Engaging Student Learners with eSports in Minecraft: Education Edition

I am a big fan of learning through game based scenarios and have blogged about both digital and physical tools to support this in the past. For example, the “Play Impossible” balls are one of the best integrations of technology and kinesthetic learning modalities I’ve come across recently – read the full blog post here. By contrast, taking Shakespeare and Charles Dickens and recreating entire fictional worlds inside of Minecraft is a great way to engage literacy skills into play – see the post here. The second post is particularly useful because in the second half of the blog I reference a lot of the research from James Paul Gee, who many see as the ‘god father’ of game based learning research.

In that context, the announcement today that the Minecraft: Education Edition team are releasing an eSports group of worlds and teaching resources is a very welcome addition that extends the existing game based learning features in Minecraft.

As always, I encourage you to read the original blog announcement here.

I’ve talked to many educators, both K-12 and Higher Education, that are already leveraging the huge engagement levels that eSports provides to drive learning outcomes in new modalities.  The future of eSports is huge – don’t believe me?

In 2019 a 16yr old won the Fortnite World Cup, pocketing a cool USD$3,000,000 in prize money. This is comparable with the US Open tennis champs and Tiger Woods’ winnings at Augusta – see the story here.

Suffice to say, students are down for eSports. As educators, there is a real opportunity to use eSports as the hook to drive interest and engagement in platforms that also drive robust learning outcomes.

eSports in Minecraft: Education Edition

eSports 1'

A number of resources have been released by the M:EE team to support educators getting started with eSports, and unquestionably the starting point is the rich OneNote NoteBook here:


Along with the OneNote above, there are seven specific worlds and lessons that students can get started with:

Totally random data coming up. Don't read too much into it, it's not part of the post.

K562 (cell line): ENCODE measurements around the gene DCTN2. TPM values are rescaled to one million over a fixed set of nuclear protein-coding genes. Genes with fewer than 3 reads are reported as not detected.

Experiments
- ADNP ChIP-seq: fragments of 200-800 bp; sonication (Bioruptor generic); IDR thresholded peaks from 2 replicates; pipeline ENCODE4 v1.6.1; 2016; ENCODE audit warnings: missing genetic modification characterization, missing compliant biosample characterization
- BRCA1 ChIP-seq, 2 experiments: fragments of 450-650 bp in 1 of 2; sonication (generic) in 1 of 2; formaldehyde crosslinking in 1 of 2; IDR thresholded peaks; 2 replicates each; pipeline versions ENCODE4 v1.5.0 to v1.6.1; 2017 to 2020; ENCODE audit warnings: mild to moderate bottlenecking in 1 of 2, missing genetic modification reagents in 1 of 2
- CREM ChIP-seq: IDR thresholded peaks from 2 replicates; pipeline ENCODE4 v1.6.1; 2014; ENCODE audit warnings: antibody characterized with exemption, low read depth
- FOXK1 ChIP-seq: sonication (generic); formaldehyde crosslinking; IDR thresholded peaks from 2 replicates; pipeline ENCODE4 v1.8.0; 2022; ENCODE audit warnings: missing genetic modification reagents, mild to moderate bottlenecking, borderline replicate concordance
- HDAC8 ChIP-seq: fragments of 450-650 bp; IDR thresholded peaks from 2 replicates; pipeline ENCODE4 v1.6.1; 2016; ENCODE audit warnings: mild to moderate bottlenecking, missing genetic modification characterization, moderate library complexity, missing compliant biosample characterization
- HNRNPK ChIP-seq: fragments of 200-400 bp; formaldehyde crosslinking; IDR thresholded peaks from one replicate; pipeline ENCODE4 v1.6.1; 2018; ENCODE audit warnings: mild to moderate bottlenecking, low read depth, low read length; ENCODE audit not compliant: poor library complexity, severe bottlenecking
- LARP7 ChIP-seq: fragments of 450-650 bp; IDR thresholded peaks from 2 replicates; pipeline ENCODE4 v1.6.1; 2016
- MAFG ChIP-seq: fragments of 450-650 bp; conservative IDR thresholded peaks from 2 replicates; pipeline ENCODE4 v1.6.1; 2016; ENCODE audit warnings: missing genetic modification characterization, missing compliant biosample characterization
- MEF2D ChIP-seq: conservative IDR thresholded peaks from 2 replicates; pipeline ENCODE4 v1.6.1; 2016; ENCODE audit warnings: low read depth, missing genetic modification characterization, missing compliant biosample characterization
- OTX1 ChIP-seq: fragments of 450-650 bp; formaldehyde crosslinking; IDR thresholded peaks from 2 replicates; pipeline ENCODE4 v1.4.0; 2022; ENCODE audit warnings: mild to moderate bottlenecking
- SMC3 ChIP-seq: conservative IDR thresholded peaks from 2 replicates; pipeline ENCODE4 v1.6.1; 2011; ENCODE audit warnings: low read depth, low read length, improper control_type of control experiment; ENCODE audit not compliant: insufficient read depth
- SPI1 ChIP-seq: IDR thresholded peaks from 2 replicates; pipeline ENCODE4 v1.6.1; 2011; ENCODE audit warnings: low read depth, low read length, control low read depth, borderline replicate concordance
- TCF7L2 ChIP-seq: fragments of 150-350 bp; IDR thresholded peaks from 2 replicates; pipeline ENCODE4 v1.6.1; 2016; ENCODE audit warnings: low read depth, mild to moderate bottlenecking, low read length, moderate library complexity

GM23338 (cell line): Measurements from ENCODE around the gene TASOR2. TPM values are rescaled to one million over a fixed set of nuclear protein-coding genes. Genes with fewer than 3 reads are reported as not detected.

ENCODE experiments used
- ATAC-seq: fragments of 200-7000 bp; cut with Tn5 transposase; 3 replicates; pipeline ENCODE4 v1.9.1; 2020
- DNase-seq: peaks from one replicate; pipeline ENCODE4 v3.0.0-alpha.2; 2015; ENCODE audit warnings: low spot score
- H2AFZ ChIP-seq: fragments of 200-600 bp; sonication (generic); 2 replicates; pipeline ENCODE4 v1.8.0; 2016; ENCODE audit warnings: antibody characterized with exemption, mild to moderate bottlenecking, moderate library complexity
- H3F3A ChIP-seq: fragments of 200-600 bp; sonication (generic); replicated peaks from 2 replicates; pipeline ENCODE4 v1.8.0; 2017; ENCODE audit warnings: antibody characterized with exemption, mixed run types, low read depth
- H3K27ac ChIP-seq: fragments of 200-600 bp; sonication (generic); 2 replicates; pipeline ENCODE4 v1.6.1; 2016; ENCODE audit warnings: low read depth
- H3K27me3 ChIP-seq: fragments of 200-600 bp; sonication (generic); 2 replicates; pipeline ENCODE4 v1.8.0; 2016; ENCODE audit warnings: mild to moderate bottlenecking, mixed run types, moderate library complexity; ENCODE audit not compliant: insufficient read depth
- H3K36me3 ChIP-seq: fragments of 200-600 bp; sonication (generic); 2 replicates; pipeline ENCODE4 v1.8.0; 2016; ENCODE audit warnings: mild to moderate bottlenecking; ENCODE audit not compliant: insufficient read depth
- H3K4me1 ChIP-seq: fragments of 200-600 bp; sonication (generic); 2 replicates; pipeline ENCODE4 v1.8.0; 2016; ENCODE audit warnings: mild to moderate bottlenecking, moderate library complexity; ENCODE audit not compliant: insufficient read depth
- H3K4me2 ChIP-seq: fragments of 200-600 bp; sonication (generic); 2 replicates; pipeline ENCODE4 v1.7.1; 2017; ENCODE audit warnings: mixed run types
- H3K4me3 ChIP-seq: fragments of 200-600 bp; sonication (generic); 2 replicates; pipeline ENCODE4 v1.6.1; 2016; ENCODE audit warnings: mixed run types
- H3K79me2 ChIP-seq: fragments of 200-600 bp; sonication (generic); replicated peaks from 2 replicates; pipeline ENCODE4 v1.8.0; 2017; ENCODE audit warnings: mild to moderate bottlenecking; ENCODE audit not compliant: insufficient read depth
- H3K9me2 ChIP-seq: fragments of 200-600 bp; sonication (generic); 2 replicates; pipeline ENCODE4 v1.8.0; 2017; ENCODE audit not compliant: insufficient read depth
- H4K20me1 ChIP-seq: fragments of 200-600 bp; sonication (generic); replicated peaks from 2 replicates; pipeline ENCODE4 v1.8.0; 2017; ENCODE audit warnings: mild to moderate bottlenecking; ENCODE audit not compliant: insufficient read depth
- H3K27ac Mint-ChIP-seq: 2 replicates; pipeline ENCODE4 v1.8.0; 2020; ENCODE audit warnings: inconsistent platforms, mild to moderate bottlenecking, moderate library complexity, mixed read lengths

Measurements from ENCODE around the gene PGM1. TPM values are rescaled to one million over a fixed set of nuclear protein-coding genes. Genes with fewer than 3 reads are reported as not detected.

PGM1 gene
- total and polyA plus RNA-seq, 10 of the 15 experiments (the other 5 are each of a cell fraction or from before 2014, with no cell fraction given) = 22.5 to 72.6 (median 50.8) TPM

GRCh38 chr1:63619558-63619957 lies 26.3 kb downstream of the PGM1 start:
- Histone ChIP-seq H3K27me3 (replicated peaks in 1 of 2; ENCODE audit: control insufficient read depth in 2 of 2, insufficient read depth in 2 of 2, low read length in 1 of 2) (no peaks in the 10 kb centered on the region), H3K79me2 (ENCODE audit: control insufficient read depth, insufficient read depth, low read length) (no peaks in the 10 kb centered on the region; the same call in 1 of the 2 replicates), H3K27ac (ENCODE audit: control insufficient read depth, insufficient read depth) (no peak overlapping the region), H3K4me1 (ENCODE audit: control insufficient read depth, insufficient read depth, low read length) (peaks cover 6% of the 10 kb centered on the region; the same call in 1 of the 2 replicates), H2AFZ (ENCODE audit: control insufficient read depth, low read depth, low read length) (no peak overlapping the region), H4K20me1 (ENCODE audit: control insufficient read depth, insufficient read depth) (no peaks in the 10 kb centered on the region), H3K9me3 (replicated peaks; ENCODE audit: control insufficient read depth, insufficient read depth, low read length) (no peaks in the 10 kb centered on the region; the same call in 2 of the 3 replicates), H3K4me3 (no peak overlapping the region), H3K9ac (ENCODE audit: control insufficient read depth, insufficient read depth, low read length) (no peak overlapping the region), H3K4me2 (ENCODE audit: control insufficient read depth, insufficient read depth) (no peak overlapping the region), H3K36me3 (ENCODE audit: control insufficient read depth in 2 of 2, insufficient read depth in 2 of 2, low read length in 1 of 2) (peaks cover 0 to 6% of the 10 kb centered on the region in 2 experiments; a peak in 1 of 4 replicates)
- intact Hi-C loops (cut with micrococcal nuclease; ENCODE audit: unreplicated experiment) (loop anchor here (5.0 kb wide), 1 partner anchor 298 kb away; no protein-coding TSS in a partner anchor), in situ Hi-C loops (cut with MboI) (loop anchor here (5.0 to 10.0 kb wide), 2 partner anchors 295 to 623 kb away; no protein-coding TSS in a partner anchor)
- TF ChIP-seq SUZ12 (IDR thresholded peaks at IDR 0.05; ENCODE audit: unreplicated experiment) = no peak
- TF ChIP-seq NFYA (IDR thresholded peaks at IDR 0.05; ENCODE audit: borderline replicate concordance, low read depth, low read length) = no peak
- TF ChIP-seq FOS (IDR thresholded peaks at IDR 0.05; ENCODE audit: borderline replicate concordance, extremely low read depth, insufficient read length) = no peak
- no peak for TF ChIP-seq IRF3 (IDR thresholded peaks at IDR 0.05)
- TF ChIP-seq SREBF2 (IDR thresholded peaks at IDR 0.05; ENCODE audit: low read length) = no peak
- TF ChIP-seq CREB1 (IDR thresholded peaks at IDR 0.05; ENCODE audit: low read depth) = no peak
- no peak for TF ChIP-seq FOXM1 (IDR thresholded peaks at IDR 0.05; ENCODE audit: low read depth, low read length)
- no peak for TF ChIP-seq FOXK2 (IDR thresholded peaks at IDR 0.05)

• Pirate Cove: Enter an immersive pirate-themed world to take part in build competitions on the high seas. 
  • Space Race: Students visit another world as they compete in build battles set against the backdrop of space. 
  • Gold RushStudents travel back in time to a 19th-century Gold Rush town to compete in team-based builds in the Old West. 
  • Busy Bees: Shrink your students down to the size of a bee, then set them loose in an enormous back yard for the battle of the buzz. 
  • Binary Builders: Enter a gigantic computer where students compete in build battles amid a jungle of circuitry. 
  • Splat Racers: A surreal fantasy racecourse is the setting for competitive builds. Set your students’ creativity free as they dream up fantastic imagery! 
  • 3D Print: Students take their places inside giant 3D printers, then compete in build battles. 

Going Deeper With eSports in Minecraft

If you want to go even deeper, then I suggest you check out:

Final Thoughts

It’s easy for adults to be wary about game based learning and what the actual outcomes are for students. To overcome this, there is a wealth of research available to show the impact that learning via gaming can have for students and adults alike. I know of adult training courses (such as nursing) that use game based learning platforms to drive best practice training engagement and of course specialist sectors like policing and armed forces have been using game based learning for years to provide experiences to their employees.

Leveraging research and a clear strategy with measurable outcomes are critical when preparing to implement an eSports curriculum in your school and I also recommend engagement with your student population. Allow their voice and interests to drive some of the messaging and desired outcomes – they will be your best advocates!

One Response

  1. Sue McLAchlan July 19, 2020

I am always keen to discuss what I've written and hear your ideas so leave a reply here...

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